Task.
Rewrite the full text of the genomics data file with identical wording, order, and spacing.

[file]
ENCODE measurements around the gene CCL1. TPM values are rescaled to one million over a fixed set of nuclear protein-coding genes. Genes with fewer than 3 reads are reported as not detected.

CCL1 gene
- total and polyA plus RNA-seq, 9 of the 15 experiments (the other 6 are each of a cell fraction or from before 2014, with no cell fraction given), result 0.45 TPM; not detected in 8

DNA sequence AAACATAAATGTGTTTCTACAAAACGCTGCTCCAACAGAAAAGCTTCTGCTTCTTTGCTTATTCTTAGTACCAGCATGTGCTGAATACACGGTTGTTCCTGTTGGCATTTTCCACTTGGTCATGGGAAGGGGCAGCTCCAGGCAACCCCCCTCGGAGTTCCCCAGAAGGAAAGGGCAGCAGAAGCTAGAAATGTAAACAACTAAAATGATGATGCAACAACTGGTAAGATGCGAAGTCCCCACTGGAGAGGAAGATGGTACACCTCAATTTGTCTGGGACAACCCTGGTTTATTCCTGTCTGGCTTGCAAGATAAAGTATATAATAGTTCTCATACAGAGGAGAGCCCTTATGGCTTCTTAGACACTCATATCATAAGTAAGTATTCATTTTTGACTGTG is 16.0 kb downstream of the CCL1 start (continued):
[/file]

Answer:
ENCODE measurements around the gene CCL1. TPM values are rescaled to one million over a fixed set of nuclear protein-coding genes. Genes with fewer than 3 reads are reported as not detected.

CCL1 gene
- total and polyA plus RNA-seq, 9 of the 15 experiments (the other 6 are each of a cell fraction or from before 2014, with no cell fraction given), result 0.45 TPM; not detected in 8

DNA sequence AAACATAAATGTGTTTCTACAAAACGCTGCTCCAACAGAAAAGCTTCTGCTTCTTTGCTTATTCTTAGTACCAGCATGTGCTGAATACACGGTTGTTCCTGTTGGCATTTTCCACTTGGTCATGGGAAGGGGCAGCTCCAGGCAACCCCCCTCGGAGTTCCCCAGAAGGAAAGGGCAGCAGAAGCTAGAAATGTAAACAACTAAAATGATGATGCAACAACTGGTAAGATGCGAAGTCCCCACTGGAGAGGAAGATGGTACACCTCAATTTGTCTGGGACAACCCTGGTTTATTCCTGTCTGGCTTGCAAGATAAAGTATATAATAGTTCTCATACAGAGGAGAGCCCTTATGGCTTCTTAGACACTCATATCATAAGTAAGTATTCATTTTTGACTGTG is 16.0 kb downstream of the CCL1 start (continued):